Williams: "Late in the game most refs don't call that."
The point? Never mind Adams' point of emphasis, the only thing that seems consistent is the inconsistency. We had a microcosm in the final seconds of Arizona-Texas.
The Longhorns led 69-67 when Williams went up for a short jump shot over Texas' Tristan Thompson. There was contact but no call. Williams pleaded for a foul, which isn't unusual. But Miller also yammered loudly at Cartmell, who was the official beneath the basket and closest to the action.
Moments later, after a timeout, Cartmell whistled -- too quickly, if you're asking Texas and its fans -- a five-second count as the Longhorns tried to inbound the ball. Could it have been a makeup call? Yeah, we know, officially those do not exist. But we also know they do.
Here was Cartmell's explanation to pool reporter Tom Keegan of the Lawrence (Kan.) Journal-World: "I had five seconds before the kid turned and signaled a timeout. I had to make a decision whether it was five seconds or a timeout and I made the decision it was five seconds because I had counted five seconds before he called timeout."
That's fine, but by the time Cartmell's answer had been printed and distributed in the press room, video of the call was on the Internet, where Longhorn fans will no doubt dissect it frame-by-frame. As Texas' Cory Joseph calls timeout, Cartmell's arm begins the fifth count -- and then he makes the call. Go ahead, click the link and make up your own mind.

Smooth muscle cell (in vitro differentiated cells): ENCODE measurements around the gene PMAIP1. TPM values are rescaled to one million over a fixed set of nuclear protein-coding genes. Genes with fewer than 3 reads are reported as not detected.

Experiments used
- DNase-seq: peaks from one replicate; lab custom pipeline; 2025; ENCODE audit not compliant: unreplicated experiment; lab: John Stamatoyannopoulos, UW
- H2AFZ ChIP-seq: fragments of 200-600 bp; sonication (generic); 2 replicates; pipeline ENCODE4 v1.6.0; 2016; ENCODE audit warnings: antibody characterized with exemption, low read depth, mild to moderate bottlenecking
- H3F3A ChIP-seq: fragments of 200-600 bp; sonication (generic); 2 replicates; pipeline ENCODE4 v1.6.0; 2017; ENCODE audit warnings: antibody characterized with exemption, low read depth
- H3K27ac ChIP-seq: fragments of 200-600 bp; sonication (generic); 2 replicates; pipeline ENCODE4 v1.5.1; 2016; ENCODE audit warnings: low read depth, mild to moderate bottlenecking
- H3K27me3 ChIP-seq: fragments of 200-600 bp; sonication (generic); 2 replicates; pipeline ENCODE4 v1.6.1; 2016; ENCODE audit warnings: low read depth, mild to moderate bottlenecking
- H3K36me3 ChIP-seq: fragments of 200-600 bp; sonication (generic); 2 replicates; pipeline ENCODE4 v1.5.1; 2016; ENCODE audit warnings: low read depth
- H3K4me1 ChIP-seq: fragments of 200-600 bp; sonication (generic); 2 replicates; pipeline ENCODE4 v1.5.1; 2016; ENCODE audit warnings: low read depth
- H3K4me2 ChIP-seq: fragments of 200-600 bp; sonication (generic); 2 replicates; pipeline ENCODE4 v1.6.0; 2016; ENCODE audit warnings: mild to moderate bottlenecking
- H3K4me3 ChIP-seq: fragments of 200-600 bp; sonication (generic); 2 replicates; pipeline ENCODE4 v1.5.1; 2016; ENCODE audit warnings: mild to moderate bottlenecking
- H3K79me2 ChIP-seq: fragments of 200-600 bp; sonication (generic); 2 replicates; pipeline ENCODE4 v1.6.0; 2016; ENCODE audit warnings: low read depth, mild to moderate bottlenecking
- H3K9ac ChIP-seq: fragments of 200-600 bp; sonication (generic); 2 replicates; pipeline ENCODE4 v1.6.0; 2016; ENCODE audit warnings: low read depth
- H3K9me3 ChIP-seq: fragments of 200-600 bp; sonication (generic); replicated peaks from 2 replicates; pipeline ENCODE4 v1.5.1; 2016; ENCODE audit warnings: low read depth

Given another chance, Williams hit a layup as he was fouled by Jordan Hamilton -- Hamilton, it should be noted, said he didn't feel any contact -- and converted the free throw for the lead, setting up the final sequence. With time running out, Brown drove the lane, as he had so often before. Bumped by defender Kyle Fogg and bothered by Williams from the back side, he leapt and fired -- short.
Johnson grabbed the rebound beneath the basket. Williams grabbed him. The buzzer sounded before Johnson got a shot off. Burr, Cartmell and Janssen conferred. Then, as Barnes and several Longhorns pleaded their case, they left the court.
Burr, of course, was the official who made the no-call on Williams' block against Memphis. That's part of the backdrop to this finish, and so is the respected, veteran official's role in the Big East tournament blunder earlier this month, when the refs left the court before the final buzzer of the St. John's-Rutgers game.
Here's Cartmell's explanation of the final few seconds:
"We all had a look and didn't have a foul on the play. And the buzzer clearly went off before there was contact up high. So we checked with each other, none of us had a foul, there's no review involved, game over."
Cue the controversy.
Both coaches said all the right things about the difficult job officials have. But Barnes also said: "I'm telling you the truth," Barnes said. "I hope he got it right. That's what I hope. I really do. I hope he got it right."
He was referring specifically to the five-second count. But we all want them to get it right -- especially in a game's most critical sequences -- and we know they want to get it right, too. More than that, though, we wish the story could be about something other than the refs. Maybe next weekend.